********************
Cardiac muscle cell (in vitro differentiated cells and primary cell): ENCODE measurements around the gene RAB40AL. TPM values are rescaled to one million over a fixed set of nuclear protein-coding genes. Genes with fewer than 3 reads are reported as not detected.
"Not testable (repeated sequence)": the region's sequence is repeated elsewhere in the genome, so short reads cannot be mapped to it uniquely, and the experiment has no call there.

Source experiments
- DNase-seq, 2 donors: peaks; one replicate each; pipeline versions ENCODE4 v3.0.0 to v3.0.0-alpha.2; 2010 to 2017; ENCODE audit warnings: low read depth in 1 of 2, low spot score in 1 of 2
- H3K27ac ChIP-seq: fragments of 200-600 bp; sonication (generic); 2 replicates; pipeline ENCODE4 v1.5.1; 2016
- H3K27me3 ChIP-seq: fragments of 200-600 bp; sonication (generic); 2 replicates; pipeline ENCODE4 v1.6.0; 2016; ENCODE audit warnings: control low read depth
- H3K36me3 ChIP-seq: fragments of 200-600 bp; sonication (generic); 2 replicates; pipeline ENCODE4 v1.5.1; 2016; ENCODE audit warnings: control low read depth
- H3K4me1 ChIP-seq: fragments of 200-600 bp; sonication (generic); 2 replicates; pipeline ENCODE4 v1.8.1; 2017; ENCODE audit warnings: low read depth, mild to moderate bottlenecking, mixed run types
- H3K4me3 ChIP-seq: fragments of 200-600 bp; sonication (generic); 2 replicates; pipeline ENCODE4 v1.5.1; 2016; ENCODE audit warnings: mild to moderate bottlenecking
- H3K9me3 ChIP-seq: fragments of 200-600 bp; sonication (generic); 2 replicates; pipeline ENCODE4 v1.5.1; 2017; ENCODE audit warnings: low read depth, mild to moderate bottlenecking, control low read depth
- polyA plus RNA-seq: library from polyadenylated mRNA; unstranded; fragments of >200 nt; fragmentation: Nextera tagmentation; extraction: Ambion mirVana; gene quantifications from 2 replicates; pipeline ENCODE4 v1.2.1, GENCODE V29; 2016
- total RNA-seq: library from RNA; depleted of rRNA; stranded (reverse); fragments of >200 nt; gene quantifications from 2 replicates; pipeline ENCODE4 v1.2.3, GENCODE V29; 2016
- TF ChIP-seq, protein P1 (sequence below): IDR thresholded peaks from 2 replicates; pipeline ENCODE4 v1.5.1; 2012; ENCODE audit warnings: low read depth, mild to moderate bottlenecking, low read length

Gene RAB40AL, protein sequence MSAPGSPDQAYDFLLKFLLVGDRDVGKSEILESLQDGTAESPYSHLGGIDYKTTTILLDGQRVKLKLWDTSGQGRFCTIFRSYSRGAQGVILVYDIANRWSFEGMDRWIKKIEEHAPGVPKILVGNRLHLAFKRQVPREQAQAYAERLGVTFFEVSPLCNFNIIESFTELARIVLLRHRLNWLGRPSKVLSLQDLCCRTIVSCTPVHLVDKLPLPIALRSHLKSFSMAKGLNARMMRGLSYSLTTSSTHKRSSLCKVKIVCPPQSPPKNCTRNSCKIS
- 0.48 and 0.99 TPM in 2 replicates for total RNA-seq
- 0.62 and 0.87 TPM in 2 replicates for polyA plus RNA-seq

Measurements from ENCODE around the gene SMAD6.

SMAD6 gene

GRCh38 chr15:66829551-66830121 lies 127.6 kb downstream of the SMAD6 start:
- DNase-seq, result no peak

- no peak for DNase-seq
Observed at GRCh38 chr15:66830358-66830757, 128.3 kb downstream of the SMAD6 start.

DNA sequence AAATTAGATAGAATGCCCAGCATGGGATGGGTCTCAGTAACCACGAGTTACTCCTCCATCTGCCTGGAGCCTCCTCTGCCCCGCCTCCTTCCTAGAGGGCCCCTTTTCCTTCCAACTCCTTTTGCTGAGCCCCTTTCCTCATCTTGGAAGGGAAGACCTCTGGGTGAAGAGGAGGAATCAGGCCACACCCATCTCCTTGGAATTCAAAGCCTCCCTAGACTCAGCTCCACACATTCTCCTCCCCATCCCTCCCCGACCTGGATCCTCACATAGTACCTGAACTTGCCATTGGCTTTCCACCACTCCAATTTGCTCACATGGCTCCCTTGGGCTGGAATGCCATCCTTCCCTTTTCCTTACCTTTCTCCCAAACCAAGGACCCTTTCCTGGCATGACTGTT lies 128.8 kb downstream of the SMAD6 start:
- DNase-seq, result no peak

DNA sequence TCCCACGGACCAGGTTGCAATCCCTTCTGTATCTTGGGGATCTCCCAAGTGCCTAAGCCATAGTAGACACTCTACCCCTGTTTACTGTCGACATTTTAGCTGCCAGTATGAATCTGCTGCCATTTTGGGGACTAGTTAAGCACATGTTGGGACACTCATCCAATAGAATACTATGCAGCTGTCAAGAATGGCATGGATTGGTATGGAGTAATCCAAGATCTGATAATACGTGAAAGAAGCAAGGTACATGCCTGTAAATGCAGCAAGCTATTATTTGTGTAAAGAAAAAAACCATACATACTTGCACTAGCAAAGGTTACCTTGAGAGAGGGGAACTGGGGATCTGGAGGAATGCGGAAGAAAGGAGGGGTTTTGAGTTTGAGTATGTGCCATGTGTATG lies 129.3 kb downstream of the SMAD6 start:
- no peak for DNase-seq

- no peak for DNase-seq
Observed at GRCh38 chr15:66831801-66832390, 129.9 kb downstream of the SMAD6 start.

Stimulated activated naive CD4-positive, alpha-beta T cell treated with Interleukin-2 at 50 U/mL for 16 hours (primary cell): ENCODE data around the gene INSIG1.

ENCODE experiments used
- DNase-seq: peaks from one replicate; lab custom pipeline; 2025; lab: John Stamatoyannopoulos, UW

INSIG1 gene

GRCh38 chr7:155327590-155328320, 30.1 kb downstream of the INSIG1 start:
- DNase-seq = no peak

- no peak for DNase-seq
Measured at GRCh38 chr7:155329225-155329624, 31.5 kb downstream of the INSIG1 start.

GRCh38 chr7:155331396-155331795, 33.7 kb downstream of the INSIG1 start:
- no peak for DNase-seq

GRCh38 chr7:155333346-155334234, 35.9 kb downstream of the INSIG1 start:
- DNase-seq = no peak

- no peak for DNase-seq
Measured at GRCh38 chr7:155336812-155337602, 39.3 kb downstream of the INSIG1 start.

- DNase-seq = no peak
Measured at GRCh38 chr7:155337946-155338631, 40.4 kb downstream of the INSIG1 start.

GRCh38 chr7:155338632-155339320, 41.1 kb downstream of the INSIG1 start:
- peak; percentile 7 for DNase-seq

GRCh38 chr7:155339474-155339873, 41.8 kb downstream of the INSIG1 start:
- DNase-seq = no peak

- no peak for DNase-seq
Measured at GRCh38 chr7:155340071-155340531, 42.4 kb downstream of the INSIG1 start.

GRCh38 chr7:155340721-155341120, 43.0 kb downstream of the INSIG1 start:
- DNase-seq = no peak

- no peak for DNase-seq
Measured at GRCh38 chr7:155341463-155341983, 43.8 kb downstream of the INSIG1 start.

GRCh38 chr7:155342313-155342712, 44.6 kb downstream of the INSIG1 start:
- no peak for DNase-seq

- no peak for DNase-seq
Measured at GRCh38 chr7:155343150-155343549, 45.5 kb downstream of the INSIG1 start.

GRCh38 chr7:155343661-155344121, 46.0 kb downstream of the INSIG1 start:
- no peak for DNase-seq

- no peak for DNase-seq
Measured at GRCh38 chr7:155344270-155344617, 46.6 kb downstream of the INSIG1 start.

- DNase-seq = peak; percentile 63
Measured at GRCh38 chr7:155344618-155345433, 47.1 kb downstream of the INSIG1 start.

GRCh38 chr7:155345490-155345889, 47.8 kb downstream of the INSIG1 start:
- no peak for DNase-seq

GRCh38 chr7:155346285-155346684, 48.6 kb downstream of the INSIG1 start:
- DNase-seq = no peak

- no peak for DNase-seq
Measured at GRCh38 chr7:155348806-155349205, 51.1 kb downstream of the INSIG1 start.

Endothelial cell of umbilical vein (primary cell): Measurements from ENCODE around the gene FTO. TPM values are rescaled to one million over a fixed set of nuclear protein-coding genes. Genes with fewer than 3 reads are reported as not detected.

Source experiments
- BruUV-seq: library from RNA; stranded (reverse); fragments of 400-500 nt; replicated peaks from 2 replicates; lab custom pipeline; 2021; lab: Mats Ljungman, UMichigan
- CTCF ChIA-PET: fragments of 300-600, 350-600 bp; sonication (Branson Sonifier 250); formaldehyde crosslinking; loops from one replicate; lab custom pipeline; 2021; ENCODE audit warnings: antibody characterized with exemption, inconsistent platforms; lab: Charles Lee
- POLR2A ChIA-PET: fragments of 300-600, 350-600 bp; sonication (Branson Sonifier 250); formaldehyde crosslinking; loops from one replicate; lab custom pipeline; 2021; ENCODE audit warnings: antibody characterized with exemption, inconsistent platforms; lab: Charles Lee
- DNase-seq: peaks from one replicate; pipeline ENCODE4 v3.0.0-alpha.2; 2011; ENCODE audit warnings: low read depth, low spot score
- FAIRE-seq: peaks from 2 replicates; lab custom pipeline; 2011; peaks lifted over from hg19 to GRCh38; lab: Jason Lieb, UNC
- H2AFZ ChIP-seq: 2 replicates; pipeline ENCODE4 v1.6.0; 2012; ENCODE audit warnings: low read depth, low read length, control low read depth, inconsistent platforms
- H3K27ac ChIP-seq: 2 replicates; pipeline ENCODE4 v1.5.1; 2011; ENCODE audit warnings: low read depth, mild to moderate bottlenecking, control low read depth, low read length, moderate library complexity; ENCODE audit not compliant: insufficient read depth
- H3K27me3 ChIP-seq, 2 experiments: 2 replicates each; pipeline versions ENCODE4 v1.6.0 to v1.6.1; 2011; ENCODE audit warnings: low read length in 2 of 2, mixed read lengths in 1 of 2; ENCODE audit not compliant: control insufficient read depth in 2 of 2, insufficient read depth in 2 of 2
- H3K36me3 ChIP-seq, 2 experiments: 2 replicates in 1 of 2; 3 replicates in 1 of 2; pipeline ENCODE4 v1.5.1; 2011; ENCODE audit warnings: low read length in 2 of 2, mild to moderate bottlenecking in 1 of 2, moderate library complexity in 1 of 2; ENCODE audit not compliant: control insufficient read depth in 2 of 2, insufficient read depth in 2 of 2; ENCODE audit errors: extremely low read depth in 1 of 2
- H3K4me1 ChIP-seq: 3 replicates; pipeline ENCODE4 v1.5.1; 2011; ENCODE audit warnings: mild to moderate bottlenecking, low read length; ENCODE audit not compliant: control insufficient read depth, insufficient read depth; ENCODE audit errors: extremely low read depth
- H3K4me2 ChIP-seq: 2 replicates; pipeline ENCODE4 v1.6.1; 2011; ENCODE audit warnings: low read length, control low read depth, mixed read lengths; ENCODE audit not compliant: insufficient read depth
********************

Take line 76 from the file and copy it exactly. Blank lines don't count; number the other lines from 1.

- DNase-seq: peaks from one replicate; pipeline ENCODE4 v3.0.0-alpha.2; 2011; ENCODE audit warnings: low read depth, low spot score